"Jack" was released in the election year of 1959, and since it went well, many thought it helped Conservative Party winning them. If I'm not mistaken, I think that even later when Thatcher was to be elected for the first time, BBC canceled its election-eve broadcast fearing a bit that getting a partisan image wouldn't do it any good.

  14. #14
    Member
    Join Date
    Dec 2009
    Posts
    10
    Liked
    0 times
    Reading through the pages of this topic, I'm surprised no one yet has chosen "I'm All Right, Jack," my all-time fav British flick. I like it for two reasons. First, the cast. Nearly everyone in it had already demonstrated their brilliance or had a brilliant career ahead of them. Ian Carmichael, Peter Sellers, Terry-Thomas, Liz Fraser, Irene Handl, John Le Mesurier -- seems everyone fired on all cylinders on this one, even in the bit parts.



    Second, I admire the nimble way the script stayed light in the face of what could have been explosive material. It pokes jabs both at labour and management, but never really gives offense to either -- or at least it doesn't savage one at the expense of the other. Anyway, I didn't think so. Perhaps others disagree. I was not living in the UK in 1959, so I do not know how it was received. When I compare it to, say, Carry On At Your Convenience, which was less nimble, I'm inclined to marvel at the skill one would need to pull off "I'm All Right."

  15. #15
    Senior Member Country: England Number Six's Avatar
    Join Date
    Aug 2009
    Posts
    1,260
    Liked
    13 times
    Nice one DrUkulele. IAJ is certainly a fantastic film with a genuinely stellar cast - I personally consider it to be Peter Sellers' finest hour. The very clever script by Frank Harvey, Alan Hackney and John Boulting, together with Boulting's customary brilliant direction, gives this film a definate edge. Concise and highly observed, (another Boulting Brothers trait), it still maintains an extremely high standard of comedy. Also contains one of British films all time great lines from Terry-Thomas 'You're an absolute shower!' delivered in his inimitable style! British films don't come any better.

  16. #16
    Senior Member Country: England zettel45's Avatar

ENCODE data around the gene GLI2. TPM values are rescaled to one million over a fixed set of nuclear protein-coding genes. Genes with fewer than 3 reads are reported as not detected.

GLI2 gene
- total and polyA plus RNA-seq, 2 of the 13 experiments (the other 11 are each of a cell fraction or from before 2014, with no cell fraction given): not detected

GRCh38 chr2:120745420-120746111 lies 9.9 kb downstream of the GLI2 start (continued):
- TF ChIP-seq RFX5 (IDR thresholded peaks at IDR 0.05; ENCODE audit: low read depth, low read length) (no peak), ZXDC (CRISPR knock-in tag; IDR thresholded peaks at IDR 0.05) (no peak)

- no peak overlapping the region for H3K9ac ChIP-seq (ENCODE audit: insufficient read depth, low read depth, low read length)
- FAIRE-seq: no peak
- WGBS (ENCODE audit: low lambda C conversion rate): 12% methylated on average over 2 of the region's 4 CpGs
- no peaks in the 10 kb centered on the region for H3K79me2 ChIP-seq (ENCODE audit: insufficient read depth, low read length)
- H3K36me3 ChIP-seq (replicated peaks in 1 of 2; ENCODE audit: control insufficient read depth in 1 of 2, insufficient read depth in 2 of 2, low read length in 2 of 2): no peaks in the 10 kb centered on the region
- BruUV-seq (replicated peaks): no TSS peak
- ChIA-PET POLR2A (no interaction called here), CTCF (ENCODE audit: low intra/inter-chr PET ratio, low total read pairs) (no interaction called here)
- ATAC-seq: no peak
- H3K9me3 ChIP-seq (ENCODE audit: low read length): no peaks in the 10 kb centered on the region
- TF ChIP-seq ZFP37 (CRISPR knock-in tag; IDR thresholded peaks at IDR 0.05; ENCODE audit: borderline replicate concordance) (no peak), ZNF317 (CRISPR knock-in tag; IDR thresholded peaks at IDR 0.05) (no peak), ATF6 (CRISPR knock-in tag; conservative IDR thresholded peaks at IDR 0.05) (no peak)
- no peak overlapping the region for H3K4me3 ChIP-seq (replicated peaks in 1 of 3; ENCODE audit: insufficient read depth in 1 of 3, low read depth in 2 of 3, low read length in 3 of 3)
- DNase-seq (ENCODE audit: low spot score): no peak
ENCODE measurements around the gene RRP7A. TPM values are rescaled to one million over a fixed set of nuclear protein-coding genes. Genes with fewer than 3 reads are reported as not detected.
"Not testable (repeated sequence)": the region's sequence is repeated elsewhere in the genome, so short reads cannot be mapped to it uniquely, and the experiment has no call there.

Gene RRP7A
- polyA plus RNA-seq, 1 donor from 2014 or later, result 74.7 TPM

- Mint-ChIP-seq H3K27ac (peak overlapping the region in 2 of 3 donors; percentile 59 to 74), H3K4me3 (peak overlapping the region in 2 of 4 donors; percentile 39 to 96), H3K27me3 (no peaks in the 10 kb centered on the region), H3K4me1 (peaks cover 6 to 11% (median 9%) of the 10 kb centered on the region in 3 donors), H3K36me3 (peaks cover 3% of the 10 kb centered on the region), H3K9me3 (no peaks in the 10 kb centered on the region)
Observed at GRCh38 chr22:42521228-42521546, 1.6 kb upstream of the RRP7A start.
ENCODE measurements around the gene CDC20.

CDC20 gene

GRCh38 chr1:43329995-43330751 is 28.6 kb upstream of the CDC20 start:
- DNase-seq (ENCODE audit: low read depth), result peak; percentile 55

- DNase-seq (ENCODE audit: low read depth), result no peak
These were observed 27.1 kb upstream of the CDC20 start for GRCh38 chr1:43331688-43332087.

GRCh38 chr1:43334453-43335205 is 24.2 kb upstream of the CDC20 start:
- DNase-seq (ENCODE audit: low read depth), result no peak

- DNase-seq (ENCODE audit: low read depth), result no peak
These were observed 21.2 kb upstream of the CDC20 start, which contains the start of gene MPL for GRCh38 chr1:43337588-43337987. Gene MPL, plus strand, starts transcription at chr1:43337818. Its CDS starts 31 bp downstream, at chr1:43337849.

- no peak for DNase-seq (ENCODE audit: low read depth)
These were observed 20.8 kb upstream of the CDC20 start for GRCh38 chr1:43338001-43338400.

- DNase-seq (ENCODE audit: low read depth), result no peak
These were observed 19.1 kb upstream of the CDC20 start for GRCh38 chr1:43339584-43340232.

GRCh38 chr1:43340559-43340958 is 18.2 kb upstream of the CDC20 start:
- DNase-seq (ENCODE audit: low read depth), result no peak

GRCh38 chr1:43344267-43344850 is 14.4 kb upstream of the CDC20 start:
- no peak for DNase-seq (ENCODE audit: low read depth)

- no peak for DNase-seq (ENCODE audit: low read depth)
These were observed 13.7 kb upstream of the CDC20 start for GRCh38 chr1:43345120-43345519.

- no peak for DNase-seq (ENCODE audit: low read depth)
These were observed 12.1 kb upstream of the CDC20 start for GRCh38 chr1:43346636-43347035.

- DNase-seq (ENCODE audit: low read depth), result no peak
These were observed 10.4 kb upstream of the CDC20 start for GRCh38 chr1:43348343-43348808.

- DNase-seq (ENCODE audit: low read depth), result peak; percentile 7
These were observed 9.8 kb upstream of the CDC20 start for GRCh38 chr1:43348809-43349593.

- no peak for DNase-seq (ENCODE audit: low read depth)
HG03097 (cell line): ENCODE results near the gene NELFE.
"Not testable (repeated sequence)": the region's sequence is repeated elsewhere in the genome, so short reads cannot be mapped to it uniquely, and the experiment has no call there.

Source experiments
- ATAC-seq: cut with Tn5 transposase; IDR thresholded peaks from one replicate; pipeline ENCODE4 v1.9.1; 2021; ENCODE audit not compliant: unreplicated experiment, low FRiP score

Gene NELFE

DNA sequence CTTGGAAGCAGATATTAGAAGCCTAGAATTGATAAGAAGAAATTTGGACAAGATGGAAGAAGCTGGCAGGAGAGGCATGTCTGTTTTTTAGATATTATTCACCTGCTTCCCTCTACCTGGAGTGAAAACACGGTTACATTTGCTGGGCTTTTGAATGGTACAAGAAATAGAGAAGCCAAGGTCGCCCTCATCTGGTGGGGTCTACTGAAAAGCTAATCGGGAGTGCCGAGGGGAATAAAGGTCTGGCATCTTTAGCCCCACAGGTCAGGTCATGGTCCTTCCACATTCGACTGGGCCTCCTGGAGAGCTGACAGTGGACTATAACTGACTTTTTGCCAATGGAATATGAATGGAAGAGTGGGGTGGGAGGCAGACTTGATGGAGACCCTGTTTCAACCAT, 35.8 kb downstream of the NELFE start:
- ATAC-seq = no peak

Join Date
    May 2010
    Posts
    1,075
    Liked
    32 times
    Quote Originally Posted by Number Six
    Also contains one of British films all time great lines from Terry-Thomas 'You're an absolute shower!' delivered in his inimitable style!
    His comment after that is priceless as well: "Sort of chap who wears his vest in the bath..." (quoted from memory, but you get the idea).



    In terms of politics, I think it's fair to say that the film is conservative with a small "c", taking the "they're all as bad as each other" stance beloved by reactionary souls everywhere. Fortunately, it is very well written, witty and excellently acted (Sellers' only better film performance is in Strangelove imho).



    For me, it's a prime example of an excellent film that I enjoy hugely, despite disagreeing strongly with its basic outlook.

  17. #17
    Senior Member Country: England Number Six's Avatar
    Join Date
    Aug 2009
    Posts
    1,260
    Liked
    13 times
    Quote Originally Posted by zettel45

    His comment after that is priceless as well: "Sort of chap who wears his vest in the bath..." (quoted from memory, but you get the idea).



    In terms of politics, I think it's fair to say that the film is conservative with a small "c", taking the "they're all as bad as each other" stance beloved by reactionary souls everywhere. Fortunately, it is very well written, witty and excellently acted (Sellers' only better film performance is in Strangelove imho).



    For me, it's a prime example of an excellent film that I enjoy hugely, despite disagreeing strongly with its basic outlook.
    Nicely summed up zettel - (though I disagree with Dr Strangelove )

  18. #18
    Senior Member Country: UK Merton Park's Avatar
    Join Date
    Jan 2005
    Posts
    1,038
    Liked
    9 times
    To Number Six



    I think TT first said that unforgettable line in Private's Progress and the joke was carried on in IAJ. Priceless!

  19. #19
    Senior Member Country: UK RogerThornhill's Avatar
    Join Date
    May 2010
    Posts
    5,365
    Liked
    67 times
    A wonderful movie, I like the question that Cynthia Kite (Liz Fraser) asks Windrush "Are them your own teeth?"

  20. #20
    Senior Member Country: UK
    Join Date
    Nov 2007
    Posts
    1,386
    Liked
    7 times
    In terms of contemporary reaction to the film there is several pages devoted to it in a book by Anthony Aldgate and Jeffrey Richards (Cinema and Society or something like that).



    I'm Alright Jack was the biggest grossing film of 1959 I think (or at least the biggest grossing British film).



    The left wing hated the film. The loathsome Derek Hill, film critic of Tribune, thought that Sellers' performance was disgusting. He had to confess that he did find the film funny and hated himself for laughing whilst watching it. Aldgate reports that subsequent issues of Tribune had various letters from readers appalled at the film.

Page 1 of 2 12 LastLast

Similar Threads

  1. Where's Jack ?
    By billy bentley in forum British Films and Chat
    Replies: 22
    Last Post: 15-10-14, 01:57 PM
  2. My boy Jack
    By faginsgirl in forum Films on TV
    Replies: 6
    Last Post: 13-11-11, 08:21 PM
  3. My Boy Jack
    By orpheum in forum British Television
    Replies: 16
    Last Post: 15-11-07, 03:07 AM
  4. Mad Jack
    By 716Jones in forum Looking for a Video/DVD (TV)
    Replies: 0
    Last Post: 02-11-07, 01:23 PM
  5. Mad Jack
    By 716Jones in forum British Television
    Replies: 0
    Last Post: 10-06-05, 10:05 PM

Tags for this Thread

Posting Permissions

  • You may not post new threads
  • You may not post replies
  • You may not post attachments
  • You may not edit your posts